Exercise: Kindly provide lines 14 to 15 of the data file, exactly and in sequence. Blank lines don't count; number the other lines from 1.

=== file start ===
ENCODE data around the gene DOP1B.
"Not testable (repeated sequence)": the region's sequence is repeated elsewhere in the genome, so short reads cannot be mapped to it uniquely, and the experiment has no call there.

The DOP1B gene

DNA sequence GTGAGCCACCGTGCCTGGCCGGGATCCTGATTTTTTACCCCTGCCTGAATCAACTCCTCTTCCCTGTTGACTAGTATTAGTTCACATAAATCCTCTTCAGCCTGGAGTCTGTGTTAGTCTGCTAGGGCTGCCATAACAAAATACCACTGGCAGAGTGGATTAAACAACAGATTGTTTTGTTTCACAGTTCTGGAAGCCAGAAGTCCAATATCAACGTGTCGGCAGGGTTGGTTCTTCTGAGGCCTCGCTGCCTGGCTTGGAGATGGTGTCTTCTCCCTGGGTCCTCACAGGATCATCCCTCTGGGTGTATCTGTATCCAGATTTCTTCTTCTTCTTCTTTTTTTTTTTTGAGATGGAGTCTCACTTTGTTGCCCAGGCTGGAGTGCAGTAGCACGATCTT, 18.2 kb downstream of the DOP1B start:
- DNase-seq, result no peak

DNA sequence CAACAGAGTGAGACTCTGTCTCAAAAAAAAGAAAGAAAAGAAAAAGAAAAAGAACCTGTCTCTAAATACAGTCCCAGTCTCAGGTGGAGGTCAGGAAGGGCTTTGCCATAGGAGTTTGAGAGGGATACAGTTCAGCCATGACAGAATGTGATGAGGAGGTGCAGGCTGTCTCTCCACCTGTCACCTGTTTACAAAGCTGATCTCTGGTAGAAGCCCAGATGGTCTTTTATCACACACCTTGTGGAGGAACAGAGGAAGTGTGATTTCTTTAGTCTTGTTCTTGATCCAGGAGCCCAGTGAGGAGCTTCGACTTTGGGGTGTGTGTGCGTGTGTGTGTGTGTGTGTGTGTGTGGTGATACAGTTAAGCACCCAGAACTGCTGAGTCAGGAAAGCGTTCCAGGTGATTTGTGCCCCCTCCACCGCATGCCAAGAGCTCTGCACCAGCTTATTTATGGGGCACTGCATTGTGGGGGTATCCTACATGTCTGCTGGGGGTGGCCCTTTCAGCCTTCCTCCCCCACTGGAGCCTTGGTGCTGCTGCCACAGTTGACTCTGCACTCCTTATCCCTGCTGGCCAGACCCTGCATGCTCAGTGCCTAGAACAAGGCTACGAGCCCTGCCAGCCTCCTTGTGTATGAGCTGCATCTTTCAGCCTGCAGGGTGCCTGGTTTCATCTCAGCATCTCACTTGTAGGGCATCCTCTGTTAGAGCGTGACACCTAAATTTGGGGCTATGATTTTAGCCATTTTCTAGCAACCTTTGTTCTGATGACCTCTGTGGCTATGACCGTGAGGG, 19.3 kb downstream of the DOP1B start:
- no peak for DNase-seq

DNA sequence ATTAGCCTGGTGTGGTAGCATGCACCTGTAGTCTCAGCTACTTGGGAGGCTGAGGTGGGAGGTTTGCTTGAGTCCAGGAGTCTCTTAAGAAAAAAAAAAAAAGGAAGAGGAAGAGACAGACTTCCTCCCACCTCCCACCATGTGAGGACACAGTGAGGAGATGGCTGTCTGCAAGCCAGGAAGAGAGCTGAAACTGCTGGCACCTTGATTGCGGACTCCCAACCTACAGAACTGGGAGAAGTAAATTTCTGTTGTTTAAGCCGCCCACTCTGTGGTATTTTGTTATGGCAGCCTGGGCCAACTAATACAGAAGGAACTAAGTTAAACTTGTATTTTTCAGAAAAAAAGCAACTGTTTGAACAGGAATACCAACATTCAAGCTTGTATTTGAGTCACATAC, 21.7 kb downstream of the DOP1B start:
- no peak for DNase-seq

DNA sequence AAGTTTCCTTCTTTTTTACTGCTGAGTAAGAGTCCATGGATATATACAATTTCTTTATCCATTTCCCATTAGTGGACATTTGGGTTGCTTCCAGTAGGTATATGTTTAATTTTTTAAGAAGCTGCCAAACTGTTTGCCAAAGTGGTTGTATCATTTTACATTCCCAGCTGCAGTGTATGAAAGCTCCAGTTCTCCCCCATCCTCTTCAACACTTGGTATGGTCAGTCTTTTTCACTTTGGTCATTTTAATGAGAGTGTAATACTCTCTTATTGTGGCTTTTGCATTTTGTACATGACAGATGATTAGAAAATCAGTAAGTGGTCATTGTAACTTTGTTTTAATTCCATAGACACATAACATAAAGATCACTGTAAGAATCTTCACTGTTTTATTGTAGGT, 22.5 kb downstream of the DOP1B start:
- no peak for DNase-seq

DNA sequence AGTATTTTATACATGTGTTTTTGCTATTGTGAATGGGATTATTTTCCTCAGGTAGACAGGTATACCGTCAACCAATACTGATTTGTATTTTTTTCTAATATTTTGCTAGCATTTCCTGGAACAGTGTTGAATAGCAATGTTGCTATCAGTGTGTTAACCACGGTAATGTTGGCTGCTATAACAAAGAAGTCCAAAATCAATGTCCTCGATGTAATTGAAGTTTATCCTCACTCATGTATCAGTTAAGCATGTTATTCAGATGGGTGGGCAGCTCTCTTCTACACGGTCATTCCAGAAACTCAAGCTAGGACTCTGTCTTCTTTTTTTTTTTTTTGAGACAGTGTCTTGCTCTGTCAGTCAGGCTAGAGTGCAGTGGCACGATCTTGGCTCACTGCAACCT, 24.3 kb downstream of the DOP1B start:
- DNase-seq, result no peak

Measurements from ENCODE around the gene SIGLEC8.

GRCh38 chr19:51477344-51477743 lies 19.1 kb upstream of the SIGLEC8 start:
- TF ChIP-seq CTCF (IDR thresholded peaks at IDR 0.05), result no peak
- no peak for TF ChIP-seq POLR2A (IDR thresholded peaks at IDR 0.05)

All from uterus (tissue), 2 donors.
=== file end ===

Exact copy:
Measurements from ENCODE around the gene SIGLEC8.

GRCh38 chr19:51477344-51477743 lies 19.1 kb upstream of the SIGLEC8 start: